Governor signs legislation enabling changes in investment funding for the Delaware Land and Water Conservation Trust Fund

Bellevue State Park – Joined by DNREC Secretary David Small, Lewes Mayor Theodore Becker, and Delaware State Parks Director Ray Bivens, as well as state legislators and members of Delaware State Parks and recreational organizations, Governor Jack Markell signed legislation today that will change the structure and management of the Delaware Land and Water Conservation Trust Fund (DTF) and is expected to generate additional funding for outdoor recreation throughout the state. Senate Bill 75 will allow the management of the DTF as an endowment, producing higher yields from the fund’s investments which will continue to be used to fund grants to improve county and municipal parks, trails, playgrounds and other active recreation facilities, and to purchase additional land for outdoor recreation.

“Just as each of us seeks to maximize our income on investments, this legislation enables the state to do the same,” said Governor Jack Markell. “Changing the investment of the DTF from cash to true endowment management is expected to yield greater returns to fund outdoor recreation projects statewide for generations to come.”

The Cash Management Board and Treasurer’s office will remain the custodians and managers of the Fund. The Board’s expertise will provide valuable oversight and direction to strengthen the management of the investment, resulting in increased recreational opportunities statewide.  Since its inception in 1986, DTF has awarded grants to more than 300 projects such as Soroptomist Park in Seaford, Schutte Park in Dover and the James F. Hall National Recreation Trail in Newark.  Grants to county and municipal governments have leveraged over $64.5 million in local and other investments in outdoor recreation.

The endowment investment income is allocated through a formula that provides two-thirds of available funds to DTF grants, and the final third to stewardship projects for DNREC’s Divisions of Fish and Wildlife and Parks and Recreation, Delaware Department of Agriculture for forestry projects, and the Division of Historic and Cultural Affairs.

“Our municipal, county and state parks, trails, state forests and historical and cultural sites are incredible assets to our citizens and visitors and are an important part of our tourism economy, “ said DNREC Secretary David Small. “We need to assure that we are investing in this infrastructure and this legislation will help provide that funding. We appreciate the support from our Parks’ Friends groups which got behind this bill and does so many valuable services and projects for our Parks and our visitors.”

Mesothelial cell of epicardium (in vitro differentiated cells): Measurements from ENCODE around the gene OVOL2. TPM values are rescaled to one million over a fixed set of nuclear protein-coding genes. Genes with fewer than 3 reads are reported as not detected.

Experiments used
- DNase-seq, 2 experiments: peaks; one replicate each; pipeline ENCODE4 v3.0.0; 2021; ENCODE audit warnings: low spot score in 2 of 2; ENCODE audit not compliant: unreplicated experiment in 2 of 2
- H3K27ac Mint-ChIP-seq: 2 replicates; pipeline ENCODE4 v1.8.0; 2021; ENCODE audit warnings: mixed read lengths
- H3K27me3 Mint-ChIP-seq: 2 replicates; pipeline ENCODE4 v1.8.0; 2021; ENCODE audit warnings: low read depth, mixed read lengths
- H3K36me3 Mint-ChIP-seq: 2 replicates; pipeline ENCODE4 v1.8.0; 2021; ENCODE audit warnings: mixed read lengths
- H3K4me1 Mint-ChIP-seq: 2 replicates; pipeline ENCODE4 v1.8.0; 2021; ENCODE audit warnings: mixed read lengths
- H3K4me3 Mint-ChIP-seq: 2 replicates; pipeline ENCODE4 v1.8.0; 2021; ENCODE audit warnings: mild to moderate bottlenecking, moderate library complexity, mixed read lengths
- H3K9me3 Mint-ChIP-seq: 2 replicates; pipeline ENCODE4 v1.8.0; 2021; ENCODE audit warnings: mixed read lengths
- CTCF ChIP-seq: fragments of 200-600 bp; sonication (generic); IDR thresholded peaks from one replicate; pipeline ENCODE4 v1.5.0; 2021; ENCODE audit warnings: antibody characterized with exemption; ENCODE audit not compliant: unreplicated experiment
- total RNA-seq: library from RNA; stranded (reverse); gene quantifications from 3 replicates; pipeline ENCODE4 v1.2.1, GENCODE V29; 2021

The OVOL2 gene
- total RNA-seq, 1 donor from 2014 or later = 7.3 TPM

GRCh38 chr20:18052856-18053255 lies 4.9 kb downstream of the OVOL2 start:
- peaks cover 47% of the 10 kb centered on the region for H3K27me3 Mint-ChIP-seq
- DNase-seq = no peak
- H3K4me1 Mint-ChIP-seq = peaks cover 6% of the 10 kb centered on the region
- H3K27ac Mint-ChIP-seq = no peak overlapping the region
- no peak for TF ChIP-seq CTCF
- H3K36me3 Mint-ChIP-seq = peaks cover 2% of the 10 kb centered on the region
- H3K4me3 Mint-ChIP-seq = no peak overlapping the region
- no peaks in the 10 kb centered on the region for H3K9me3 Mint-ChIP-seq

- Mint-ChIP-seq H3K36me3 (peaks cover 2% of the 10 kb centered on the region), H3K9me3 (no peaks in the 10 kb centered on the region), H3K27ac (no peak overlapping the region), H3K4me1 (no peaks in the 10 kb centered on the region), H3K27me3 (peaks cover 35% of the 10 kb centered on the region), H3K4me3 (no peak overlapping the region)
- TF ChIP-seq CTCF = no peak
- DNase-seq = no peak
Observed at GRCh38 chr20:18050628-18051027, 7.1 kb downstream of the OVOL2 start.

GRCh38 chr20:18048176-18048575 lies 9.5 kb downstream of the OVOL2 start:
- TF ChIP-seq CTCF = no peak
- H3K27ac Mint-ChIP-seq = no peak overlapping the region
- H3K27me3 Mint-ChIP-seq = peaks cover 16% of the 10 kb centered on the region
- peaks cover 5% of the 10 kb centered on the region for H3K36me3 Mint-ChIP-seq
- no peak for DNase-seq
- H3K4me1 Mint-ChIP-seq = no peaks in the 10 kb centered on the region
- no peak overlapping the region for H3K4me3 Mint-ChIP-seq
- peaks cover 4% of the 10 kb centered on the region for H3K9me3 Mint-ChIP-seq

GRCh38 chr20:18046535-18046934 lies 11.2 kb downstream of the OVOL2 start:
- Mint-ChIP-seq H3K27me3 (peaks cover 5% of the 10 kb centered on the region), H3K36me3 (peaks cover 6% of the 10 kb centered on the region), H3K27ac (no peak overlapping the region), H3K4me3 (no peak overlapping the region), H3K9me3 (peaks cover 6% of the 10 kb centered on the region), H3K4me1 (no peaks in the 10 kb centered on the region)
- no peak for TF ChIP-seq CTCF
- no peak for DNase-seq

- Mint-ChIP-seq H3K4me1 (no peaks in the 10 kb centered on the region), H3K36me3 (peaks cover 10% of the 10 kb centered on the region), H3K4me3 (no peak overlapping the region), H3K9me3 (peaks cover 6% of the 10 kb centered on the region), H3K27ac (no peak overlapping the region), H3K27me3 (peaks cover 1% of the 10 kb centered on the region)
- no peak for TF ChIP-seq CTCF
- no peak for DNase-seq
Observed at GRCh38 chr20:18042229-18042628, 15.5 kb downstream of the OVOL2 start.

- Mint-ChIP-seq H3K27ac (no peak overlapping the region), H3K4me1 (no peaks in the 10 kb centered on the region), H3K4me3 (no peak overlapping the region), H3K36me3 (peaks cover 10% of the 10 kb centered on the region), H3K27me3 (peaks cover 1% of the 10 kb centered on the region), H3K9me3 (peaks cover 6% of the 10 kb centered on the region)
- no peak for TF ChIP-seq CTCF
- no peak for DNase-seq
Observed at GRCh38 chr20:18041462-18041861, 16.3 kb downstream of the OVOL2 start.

The legislation will increase the effectiveness of the DTF by enabling the state to lower match requirements for municipal and county projects from 50 percent to 25 percent. The bill also establishes an infrastructure account which will provide $1 million annually for improvements in state parks, and fish and wildlife areas statewide.

“Lewes has been the recipient of several Delaware Land and Water Conservation Trust Fund grants over the past 20 years,” said Lewes Mayor Theodore Becker. “These funds have leveraged local, private and foundation resources enabling Lewes to expand recreational opportunities at Smith Park at Blockhouse Pond, Canalfront Park, and a yet-to-be-built trailhead adjacent to the future library.  Once a forlorn and inactive boatyard, Canalfront Park is now a gathering place and a gem along the Lewes & Rehoboth Canal.  DTF grant awards totaling $1.57 million have improved the quality of life for Lewes residents and created great places for visitors.”

Governor Markell was joined at the bill signing by Sen. David McBride – the legislation’s primary sponsor.

“We’ve worked hard to get this legislation through for some time,” said McBride. “Higher returns on the endowment will generate more funding for outdoor recreation projects throughout the state; projects for which there is great need. I want to thank the legislature and Governor Markell for their support of this legislation – a bill we’ve looked forward to for several years.”

“This bill is a big win for everyone involved – the state, our counties and municipalities, especially smaller towns,” said House sponsor, Rep. Debra Heffernan. “We all know that increasing funding to enable more outdoor recreation projects is good for the health of all Delawareans – especially the health of our children. These projects can also bring tourism dollars and many other benefits to our state, without costing Delaware any additional funds.”

Ray Bivens, Director of DNREC’s Division of Parks and Recreation said, “This bill takes a great program and makes it better by giving it tools to fight inflation and be sustainable for generations to come.”